Trouble Ahead for Hong Kong

Trouble Ahead for Hong Kong

How long will the lights stay on?

Both internal and external factors threaten politics, economics


Hong Kong’s run of good luck is running out. One obvious sign is the increasing interference of Beijing in its domestic affairs, most recently using tame Chief Executive C.Y. Leung and a clique of yes-men to interfere in a senior academic appointment at the University of Hong Kong.

But beyond that, there is a convergence of unwelcome news. One of the broader dangers is the diminishing value of the territory’s role as a tax shelter and money-laundering center. The threat comes from two directions. The first is the mainland, which has hitherto been indulgent over the use of Hong Kong by mainland firms – not least major state enterprises – to generate profits which in reality arise on the mainland or elsewhere where tax rates are significantly higher.

In its crackdown on corruption and money-laundering in Macau, Beijing has shown no great concern for its impact the economics of the gambling and entertainment enclave. Hong Kong, just at the other side of the mouth of the Pearl River, may be next. Beijing may well feel that Hong Kong is even less deserving of sympathy because of its autonomous attitudes. As it tries to boost the yuan as an international currency and SDR component, greater control on money flows through Hong Kong may be put in place.

Transfer Pricing, Hong Kong’s Cash Cow

The bigger danger, however, may lie in the territory’s dependence on the tax revenue it accrues from transfer pricing via Hong Kong-based entities. Despite its low level, corporate tax is by far the biggest direct tax source for the Hong Kong government and accounts for 27 percent of total revenue and one third of recurrent revenue. How much of that is genuinely generated in Hong Kong can only be guessed at but trade data reveal that re-invoicing in Hong Kong without value-added amounts to 15 percent of re-export turnover.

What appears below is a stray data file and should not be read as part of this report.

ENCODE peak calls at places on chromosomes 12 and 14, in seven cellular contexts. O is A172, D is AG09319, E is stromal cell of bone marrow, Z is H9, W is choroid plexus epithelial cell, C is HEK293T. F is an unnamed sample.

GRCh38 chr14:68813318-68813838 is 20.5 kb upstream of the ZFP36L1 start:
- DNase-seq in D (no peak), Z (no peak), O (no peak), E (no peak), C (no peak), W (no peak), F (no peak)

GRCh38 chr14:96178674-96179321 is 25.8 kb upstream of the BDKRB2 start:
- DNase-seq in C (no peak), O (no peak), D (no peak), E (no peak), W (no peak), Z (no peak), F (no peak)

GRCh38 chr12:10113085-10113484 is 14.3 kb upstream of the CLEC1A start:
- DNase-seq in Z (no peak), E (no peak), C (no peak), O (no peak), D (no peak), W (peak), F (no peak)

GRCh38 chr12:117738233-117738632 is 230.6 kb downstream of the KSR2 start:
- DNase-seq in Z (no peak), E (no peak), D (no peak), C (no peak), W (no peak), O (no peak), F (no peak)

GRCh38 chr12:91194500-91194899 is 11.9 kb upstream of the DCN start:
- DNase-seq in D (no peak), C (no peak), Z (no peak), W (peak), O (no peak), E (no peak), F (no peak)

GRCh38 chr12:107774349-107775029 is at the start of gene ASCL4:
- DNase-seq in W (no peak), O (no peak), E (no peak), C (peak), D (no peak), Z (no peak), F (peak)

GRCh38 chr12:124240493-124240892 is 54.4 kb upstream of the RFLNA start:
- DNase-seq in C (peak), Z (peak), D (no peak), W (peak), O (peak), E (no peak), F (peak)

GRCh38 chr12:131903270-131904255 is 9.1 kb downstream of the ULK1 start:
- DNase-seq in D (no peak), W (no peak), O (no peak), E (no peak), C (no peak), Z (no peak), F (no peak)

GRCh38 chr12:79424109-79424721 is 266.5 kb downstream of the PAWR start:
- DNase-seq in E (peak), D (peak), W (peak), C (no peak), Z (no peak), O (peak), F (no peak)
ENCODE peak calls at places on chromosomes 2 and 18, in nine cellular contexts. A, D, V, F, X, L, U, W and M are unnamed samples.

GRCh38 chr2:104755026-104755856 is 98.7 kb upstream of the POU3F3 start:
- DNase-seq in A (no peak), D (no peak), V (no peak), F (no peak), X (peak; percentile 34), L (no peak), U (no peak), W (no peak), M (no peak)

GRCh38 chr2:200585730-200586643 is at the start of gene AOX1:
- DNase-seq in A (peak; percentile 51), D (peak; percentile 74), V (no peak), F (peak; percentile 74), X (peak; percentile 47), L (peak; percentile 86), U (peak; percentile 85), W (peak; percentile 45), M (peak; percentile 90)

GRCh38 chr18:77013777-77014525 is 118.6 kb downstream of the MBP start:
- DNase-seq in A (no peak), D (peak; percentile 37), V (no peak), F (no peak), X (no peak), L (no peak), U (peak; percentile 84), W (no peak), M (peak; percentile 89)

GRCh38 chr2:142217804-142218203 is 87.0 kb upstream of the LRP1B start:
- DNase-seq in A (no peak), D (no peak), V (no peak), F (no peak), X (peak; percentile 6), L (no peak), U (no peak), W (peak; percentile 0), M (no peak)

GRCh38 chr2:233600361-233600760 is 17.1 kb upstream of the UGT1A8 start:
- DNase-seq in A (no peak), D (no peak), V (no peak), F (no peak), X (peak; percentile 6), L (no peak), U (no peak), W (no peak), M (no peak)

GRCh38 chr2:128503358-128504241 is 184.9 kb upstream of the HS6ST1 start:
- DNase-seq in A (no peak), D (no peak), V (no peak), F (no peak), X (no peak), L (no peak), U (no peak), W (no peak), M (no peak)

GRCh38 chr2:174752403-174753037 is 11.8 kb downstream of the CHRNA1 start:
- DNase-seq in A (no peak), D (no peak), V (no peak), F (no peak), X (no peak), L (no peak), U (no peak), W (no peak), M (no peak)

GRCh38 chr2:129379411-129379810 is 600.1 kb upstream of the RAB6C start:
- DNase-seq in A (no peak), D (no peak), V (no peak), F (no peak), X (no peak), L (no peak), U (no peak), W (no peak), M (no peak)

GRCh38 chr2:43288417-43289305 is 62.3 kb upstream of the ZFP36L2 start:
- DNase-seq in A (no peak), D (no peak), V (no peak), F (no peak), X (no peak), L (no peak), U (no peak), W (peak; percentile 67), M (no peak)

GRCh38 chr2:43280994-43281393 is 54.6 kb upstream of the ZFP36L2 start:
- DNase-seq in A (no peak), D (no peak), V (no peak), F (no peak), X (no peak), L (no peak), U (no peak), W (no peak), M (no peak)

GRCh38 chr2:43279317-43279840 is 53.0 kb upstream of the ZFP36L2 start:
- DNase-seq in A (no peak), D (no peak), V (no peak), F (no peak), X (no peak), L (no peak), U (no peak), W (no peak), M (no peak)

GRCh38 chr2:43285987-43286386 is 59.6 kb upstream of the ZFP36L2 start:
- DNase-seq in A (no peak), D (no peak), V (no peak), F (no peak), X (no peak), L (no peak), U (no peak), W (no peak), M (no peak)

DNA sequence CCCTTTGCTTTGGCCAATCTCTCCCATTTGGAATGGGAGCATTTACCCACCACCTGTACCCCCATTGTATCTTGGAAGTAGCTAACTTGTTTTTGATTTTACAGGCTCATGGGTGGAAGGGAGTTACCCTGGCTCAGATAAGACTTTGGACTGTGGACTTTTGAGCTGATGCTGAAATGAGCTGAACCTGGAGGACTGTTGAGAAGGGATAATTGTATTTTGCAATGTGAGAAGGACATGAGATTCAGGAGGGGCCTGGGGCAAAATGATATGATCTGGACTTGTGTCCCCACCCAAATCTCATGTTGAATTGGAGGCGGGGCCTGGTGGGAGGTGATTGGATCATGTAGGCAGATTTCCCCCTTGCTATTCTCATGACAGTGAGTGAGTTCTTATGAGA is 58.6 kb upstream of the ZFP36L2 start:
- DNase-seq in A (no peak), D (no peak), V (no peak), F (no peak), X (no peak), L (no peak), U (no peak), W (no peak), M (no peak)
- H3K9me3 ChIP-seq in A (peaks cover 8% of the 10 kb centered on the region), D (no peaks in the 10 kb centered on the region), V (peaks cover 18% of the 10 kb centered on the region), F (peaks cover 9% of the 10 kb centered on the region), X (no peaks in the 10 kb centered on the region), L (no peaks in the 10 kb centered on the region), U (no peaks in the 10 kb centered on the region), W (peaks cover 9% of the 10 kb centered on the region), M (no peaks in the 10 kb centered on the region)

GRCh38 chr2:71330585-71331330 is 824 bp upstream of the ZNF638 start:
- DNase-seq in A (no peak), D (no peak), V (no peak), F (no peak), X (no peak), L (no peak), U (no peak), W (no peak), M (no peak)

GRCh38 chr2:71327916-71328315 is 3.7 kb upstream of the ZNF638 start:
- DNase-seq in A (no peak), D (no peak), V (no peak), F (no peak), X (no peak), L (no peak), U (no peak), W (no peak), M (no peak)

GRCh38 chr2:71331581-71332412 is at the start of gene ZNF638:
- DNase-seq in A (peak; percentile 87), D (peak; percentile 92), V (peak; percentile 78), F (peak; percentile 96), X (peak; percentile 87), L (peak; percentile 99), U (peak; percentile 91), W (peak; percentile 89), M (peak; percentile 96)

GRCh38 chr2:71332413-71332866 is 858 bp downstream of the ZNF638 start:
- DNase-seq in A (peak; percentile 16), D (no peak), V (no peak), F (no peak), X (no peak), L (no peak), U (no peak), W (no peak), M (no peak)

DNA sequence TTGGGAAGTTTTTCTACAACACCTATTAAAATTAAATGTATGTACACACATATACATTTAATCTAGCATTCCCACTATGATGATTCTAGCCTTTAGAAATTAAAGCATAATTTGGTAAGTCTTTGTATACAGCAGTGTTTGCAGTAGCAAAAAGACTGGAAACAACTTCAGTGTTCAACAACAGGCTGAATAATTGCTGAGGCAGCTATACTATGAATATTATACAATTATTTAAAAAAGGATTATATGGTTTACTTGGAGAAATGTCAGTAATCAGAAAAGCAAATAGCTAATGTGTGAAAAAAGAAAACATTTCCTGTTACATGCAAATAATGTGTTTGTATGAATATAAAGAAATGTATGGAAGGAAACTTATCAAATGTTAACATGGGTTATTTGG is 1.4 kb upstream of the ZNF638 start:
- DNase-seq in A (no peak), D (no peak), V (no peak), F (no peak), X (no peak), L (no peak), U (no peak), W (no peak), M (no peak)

This could now be under threat not only from the mainland but from the Organization for Economic Cooperation and Development, the 34-member group of major developed countries including the US, EU and Japan. Political as well as budget pressures in these countries have led to an outcry against tax avoidance on a mega scale by the likes of Apple and Google, and many more, artificially to route profits through places where they have little or no business, ranging from Ireland to the Cayman islands, with low or non-existent taxes on profits.

Last week, OECD ministers meeting in Peru for the World Bank annual meeting concluded an agreement on profit tax recognition which seeks to address the issue. Even if only partly successful it will hurt offshore profit-booking centers. China indicated its support for the move.

Hong Kong is far from being a leading player in the avoidance business as its taxes are not negligible and the city generates a huge amount of genuine trans-border trade in goods and services. Nonetheless it is under increasing scrutiny with some tax authorities in Europe reportedly now treating Hong Kong as part of China for tax purposes.

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